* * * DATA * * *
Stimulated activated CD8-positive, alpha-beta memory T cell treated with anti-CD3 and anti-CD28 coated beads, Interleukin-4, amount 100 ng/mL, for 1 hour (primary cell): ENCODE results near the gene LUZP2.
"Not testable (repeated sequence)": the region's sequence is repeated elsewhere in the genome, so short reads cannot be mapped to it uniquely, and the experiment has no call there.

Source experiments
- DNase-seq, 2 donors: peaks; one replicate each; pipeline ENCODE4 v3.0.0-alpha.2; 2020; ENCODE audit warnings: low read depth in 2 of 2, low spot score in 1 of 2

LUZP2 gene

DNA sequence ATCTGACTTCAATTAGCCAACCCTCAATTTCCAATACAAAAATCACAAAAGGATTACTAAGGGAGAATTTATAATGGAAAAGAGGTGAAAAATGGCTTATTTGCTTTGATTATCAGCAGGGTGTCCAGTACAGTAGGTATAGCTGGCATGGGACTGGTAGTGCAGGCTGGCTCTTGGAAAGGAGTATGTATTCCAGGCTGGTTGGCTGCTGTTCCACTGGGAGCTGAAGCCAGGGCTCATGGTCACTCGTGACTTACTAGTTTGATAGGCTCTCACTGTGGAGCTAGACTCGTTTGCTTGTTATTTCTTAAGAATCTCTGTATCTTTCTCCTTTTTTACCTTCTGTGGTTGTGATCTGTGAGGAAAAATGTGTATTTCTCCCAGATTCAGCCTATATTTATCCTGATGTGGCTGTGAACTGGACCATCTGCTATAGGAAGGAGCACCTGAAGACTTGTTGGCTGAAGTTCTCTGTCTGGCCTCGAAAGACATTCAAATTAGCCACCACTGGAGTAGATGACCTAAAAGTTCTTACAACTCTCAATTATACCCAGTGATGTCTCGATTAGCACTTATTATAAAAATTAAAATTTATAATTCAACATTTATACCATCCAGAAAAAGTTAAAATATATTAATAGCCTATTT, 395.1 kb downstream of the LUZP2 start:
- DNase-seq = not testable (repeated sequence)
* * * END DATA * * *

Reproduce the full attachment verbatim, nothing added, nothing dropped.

Stimulated activated CD8-positive, alpha-beta memory T cell treated with anti-CD3 and anti-CD28 coated beads, Interleukin-4, amount 100 ng/mL, for 1 hour (primary cell): ENCODE results near the gene LUZP2.
"Not testable (repeated sequence)": the region's sequence is repeated elsewhere in the genome, so short reads cannot be mapped to it uniquely, and the experiment has no call there.

Source experiments
- DNase-seq, 2 donors: peaks; one replicate each; pipeline ENCODE4 v3.0.0-alpha.2; 2020; ENCODE audit warnings: low read depth in 2 of 2, low spot score in 1 of 2

LUZP2 gene

DNA sequence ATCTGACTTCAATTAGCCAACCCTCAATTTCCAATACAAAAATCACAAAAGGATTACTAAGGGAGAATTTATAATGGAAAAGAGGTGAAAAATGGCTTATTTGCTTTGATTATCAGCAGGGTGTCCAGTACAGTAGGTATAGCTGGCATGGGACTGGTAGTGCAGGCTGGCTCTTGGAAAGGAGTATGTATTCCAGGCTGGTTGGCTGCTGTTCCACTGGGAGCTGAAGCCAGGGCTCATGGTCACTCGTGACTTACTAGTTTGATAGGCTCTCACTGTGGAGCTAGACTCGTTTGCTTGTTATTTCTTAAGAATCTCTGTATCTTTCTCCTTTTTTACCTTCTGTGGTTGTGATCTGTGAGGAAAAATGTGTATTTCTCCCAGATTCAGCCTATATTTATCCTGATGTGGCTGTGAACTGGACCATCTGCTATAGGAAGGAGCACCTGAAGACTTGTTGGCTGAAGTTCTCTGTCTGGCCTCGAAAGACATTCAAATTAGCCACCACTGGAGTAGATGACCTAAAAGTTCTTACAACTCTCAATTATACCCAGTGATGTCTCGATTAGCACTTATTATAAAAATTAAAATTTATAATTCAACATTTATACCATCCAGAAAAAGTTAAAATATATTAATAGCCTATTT, 395.1 kb downstream of the LUZP2 start:
- DNase-seq = not testable (repeated sequence)